TOP 10: Most Overrated Films

Films here are ranked based upon the difference between my personal 100-point score and the higher 100-point score on IMDb. From what I’ve experienced, a film’s rating on IMDb more or less seems to reflect the popular opinion held by both the casual and the serious film critics that I’ve read or listened to. The criteria:

  1. Must be rated lower than 7.5 by me. 7.5 is the minimum score that earns a “Great” designation from me. If I consider a film “great”, I could hardly deem it overrated!
  2. Must be rated higher than 7.5 on IMDb. Conversely, anything rated less than 7.5 on IMDb isn’t rated high enough for me to consider it overrated.

Without further ado, my Top 10 Overrated Films:

10. Blazing Saddles (1974)

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IMDb rating: 7.8
My rating: 6.5
Rating difference: 1.3 (review here)

The mix of racial, Western, and Hollywood satire is appreciably biting and bold, and Little and Wilder are both excellent, but too many jokes fall flat or feel cheap for this to be considered a great instead of just good comedy.

9. Predator (1987)

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IMDb rating: 7.8
My rating: 6.4 (review here)
Rating difference: 1.4

If the whole movie had been Arnold alone in his battle of wits with the Predator, I would have rated this movie higher. Unfortunately, the first half or so is riddled with eye-rolling dialogue and features one particularly brain-numbing shoot-em-up. Good popcorn flick, but nothing more.

8. The Untouchables (1987)

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IMDb rating: 7.9
My rating: 6.3 (review here)
Rating difference: 1.6

A gangster/cop flick with Robert De Niro? That usually works out, doesn’t it? Unfortunately, though De Niro was decent, I was majorly disappointed by this one. The writing was awfully messy and the acting leagues below what you would expect from the rest of the seasoned cast. A nice score and set and a few good scenes saved this one from being just plain bad.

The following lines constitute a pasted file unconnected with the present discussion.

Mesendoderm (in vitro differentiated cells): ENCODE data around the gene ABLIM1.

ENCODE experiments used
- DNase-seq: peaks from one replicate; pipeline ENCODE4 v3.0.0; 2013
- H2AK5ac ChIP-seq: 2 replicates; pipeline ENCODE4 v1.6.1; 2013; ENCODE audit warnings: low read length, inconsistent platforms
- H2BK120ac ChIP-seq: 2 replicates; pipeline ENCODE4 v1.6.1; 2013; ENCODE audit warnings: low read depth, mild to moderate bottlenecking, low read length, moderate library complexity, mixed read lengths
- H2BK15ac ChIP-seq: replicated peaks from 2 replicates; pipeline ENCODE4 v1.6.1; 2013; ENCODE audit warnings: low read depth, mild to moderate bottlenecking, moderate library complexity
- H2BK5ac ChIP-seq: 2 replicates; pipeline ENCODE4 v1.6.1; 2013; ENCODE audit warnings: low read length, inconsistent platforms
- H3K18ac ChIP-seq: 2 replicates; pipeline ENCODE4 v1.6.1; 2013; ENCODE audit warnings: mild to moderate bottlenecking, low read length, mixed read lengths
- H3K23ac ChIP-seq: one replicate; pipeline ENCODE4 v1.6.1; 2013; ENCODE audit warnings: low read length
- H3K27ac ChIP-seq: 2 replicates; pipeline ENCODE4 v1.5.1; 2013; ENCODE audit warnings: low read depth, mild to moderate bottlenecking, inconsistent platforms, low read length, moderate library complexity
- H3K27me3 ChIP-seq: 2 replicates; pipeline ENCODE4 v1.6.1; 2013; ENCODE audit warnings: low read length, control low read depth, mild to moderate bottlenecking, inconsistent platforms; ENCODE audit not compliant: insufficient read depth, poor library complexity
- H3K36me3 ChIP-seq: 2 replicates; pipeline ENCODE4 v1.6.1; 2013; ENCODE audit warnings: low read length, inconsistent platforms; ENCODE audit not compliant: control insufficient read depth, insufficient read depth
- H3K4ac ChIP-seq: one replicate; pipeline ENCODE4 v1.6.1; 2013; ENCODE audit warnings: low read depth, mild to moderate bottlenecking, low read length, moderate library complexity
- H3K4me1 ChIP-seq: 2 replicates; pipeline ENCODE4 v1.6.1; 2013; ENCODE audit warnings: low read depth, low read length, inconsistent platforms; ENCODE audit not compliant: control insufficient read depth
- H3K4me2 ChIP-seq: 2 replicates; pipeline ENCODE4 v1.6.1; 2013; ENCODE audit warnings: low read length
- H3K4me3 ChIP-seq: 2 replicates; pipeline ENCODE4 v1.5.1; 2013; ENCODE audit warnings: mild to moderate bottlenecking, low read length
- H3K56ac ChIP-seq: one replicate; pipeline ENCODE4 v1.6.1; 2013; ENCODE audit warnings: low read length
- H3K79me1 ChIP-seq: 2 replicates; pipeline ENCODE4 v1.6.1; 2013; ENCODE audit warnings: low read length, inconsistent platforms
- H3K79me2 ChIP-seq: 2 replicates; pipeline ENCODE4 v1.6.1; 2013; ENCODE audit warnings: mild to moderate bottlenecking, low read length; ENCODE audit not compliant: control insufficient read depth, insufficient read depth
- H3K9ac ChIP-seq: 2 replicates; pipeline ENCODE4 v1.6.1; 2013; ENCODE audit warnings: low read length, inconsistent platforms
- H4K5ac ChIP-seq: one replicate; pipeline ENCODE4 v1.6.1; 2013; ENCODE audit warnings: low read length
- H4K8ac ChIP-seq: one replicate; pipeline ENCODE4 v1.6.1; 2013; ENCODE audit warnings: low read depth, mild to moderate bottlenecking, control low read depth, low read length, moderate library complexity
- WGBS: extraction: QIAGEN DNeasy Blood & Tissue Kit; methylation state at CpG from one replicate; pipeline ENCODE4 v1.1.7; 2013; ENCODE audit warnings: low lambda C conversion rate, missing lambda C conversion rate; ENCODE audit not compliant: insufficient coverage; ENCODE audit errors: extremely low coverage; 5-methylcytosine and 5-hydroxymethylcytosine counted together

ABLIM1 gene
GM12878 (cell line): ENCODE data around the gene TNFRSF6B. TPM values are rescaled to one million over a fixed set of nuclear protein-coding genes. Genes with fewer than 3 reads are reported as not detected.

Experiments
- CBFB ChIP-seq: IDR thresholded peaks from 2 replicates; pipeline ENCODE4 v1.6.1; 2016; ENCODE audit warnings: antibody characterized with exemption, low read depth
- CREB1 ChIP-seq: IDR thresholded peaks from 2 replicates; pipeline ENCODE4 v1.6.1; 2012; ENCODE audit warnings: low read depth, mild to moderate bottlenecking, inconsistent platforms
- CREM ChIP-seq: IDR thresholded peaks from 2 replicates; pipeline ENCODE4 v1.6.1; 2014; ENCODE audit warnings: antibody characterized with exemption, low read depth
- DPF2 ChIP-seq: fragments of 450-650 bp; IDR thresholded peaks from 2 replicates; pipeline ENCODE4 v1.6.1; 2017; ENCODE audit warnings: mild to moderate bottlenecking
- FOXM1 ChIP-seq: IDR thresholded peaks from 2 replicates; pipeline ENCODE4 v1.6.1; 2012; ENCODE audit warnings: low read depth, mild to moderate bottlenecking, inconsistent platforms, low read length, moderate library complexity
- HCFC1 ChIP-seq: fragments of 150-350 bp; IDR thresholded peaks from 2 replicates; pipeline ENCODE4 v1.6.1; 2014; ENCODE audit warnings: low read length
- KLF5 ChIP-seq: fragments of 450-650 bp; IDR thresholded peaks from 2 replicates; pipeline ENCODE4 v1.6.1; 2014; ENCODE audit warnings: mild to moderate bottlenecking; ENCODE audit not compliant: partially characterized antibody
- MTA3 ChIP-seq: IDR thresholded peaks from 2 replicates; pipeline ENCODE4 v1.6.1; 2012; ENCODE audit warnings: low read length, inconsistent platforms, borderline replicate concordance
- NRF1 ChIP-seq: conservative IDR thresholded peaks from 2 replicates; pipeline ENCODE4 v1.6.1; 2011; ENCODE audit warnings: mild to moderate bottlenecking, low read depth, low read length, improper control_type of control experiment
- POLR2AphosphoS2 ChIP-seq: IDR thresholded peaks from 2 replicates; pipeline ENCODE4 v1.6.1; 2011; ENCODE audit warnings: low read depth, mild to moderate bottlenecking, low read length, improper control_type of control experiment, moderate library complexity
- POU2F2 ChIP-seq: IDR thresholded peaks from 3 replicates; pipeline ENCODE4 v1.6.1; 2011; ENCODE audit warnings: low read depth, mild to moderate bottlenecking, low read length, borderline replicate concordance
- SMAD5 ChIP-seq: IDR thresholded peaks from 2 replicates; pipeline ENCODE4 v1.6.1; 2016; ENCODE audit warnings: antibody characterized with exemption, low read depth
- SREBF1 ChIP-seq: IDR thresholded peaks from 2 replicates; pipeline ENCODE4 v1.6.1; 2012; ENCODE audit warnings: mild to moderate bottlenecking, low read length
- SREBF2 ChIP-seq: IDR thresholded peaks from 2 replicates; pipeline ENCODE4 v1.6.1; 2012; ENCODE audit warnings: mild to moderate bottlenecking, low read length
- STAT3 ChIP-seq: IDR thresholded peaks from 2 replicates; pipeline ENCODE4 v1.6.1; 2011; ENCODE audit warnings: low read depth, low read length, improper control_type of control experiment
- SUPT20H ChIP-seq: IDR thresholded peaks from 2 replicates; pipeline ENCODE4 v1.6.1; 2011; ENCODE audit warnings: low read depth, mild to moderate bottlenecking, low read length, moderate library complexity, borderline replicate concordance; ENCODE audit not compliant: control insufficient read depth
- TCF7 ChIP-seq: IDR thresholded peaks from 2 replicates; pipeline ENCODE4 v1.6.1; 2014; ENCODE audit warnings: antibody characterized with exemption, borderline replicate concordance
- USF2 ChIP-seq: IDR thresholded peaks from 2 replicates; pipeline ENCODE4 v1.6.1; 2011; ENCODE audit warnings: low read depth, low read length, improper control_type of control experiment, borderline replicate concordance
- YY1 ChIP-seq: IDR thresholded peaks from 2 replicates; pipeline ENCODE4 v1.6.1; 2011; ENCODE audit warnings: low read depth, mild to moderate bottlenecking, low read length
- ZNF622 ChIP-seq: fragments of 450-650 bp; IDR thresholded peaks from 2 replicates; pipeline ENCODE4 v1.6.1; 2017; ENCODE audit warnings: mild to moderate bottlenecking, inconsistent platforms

7. Big Hero 6 (2014)

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IMDb rating: 7.9
My rating: 6.1 (review here)
Rating difference: 1.8

I was expecting big things from this animated flick, but a good chunk of it sorely let me down. Baymax the robot was a fun and unique character, and the tragic child prodigy Hiro had potential-but the latter’s development was cheap and rushed, and the supporting cast of characters was largely unfunny and lazily written. The story, meanwhile, was predictable and rushed. A nice-looking film with some cool surface elements but a forgettable story.

6. Forbidden Planet (1956)

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IMDb rating: 7.7
My rating: 5.9 (review here)
Rating difference: 1.8

Not sure why this gets elevated above other campy 50s sci-fi flicks. There’s an intriguing psychology-related thesis at the end, but it betrays the rest of the movie that either preoccupies itself with dumb romance or goes on and on about the future technology it invented.

5. Star Wars: Episode V – The Empire Strikes Back

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IMDb rating: 8.8
My rating: 7.0 (review here)
Rating difference: 1.8